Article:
WILLIAMSBURG — Williamsburg residents Lydia Mayo and Theresa Calabrese have at least two things in common. They both live with multiple sclerosis (MS) and they’re doing everything they can to fight back against the disease.
Their latest effort is a fundraiser at Panera Bread locations in Lightfoot Marketplace and New Town on Friday, May 20. For all online ordering and in-person ordering from 4-8 p.m., Panera will donate 20% of the pre-tax sales to Walk MS.
“Since the first day, Theresa has handled her MS diagnosis with grace, courage and dignity. She’s truly an inspiration to all who are lucky enough to know her,” said Carter Sonders, Theresa’s longtime friend.
Lydia and Theresa became part of Walk MS very soon after their diagnoses. Lydia’s Legs debuted in 1999 and Team Theresa came on board in 2016. Both teams consistently place in the top 10 fundraisers and have developed a friendly rivalry.
“I joined Team Lydia’s Legs the very first year Lydia formed the team over 20 years ago! Over time, I felt so helpless watching MS progressively take away Lydia’s freedom to live the way she truly wanted,” said Suzanne Perl, a longtime friend of Lydia.
“Despite the losses, Lydia kept a positive attitude. Her desire to stay positive inspired her to participate in fundraising for MS research, and I joined her team to demonstrate my support for her,” Perl said.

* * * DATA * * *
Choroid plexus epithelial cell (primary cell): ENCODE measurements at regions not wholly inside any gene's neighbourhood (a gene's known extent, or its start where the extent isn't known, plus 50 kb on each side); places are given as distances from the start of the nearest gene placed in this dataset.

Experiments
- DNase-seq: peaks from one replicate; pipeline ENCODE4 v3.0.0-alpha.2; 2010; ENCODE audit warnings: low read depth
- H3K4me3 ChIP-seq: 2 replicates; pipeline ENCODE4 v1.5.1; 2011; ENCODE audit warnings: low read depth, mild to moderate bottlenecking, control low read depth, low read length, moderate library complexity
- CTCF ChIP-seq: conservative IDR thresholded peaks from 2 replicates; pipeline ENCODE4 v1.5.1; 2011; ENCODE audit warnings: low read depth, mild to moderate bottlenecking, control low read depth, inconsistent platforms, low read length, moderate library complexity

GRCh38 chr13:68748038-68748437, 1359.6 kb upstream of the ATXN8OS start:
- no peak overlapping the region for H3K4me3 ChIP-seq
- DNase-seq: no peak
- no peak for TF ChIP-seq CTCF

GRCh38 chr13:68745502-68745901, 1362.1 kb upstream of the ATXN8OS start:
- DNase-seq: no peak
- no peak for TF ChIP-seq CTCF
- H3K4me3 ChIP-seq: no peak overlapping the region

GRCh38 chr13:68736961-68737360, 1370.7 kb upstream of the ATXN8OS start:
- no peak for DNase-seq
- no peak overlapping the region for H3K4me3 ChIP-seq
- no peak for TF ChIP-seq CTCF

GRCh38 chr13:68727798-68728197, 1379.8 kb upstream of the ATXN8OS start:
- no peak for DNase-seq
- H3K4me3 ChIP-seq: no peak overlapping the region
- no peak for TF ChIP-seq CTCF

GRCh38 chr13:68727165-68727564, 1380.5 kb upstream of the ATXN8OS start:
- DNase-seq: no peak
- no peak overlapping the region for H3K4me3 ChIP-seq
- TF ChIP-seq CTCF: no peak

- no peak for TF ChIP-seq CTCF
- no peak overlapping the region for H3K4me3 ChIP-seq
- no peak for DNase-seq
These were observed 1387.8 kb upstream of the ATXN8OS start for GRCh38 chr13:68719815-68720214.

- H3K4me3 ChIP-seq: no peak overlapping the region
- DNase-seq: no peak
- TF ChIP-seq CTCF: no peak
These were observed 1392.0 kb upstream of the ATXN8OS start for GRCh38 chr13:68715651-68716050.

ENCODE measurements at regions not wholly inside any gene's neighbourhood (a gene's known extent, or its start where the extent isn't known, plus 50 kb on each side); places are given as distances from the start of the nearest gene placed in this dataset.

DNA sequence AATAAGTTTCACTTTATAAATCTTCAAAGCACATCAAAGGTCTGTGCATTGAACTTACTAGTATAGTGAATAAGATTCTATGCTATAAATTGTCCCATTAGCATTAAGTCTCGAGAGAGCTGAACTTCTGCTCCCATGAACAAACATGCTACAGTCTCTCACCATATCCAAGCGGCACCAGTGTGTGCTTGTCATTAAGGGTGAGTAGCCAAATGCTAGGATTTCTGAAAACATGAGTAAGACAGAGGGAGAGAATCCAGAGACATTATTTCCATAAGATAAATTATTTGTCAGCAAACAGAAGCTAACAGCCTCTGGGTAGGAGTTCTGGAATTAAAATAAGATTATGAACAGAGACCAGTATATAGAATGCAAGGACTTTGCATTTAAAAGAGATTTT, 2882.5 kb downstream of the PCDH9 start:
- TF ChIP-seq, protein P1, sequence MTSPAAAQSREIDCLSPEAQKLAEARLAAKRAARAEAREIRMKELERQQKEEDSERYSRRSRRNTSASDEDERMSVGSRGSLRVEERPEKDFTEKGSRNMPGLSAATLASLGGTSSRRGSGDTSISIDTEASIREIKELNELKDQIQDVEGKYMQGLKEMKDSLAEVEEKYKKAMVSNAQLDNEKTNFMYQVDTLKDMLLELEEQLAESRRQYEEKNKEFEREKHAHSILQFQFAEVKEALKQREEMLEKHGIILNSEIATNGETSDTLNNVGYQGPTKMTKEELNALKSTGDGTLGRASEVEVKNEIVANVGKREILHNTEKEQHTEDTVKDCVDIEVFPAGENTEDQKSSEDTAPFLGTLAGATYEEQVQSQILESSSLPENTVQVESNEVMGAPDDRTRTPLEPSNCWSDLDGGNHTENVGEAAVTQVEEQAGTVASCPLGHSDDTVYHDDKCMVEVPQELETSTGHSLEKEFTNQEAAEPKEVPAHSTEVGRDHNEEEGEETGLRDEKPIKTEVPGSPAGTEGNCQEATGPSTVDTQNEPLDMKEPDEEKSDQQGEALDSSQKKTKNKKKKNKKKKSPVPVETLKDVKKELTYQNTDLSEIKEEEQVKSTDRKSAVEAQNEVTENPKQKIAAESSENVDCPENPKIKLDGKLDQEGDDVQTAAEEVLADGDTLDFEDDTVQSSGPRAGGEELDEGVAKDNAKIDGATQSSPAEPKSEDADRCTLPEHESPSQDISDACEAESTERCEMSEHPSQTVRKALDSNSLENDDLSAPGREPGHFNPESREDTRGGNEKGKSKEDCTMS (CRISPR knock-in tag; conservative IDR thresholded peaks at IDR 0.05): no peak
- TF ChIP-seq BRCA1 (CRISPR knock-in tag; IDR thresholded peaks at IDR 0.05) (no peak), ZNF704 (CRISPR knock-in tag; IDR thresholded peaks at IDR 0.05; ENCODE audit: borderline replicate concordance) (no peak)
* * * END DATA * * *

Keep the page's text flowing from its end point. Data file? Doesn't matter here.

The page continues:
All proceeds from the fundraiser night will be divided evenly between the two teams and both team captains are hoping for a great turnout. Both women are always looking for an opportunity to raise money and awareness about MS.
One of the hashtags for Walk MS is #togetherwearestronger. Lydia and Theresa are living proof of that.
“I’ve watched this friendly rivalry grow over the years and because of their motivation, we now have 23 disease-modifying drugs, where we only had 11 when I started working for the National MS Society 10 years ago, and we now have a causal link between Epstein Barr Virus and a later MS diagnosis,” said Clare Lorio, Senior Manager for Walk MS with the Virginia-West Virginia office of the National MS Society.
“These two women have helped fuel that progress and it is because of people like Lydia and Theresa that we will find a cure for MS,” Lorio said.
Multiple sclerosis (MS) is an unpredictable, often disabling disease of the central nervous system that disrupts the flow of information between the brain and body. MS is different for everyone, and that makes it all the more challenging to solve.
The first Walk MS event was in 1988, and since then more than $920 million has been raised for research and programs to improve the lives of people living with MS.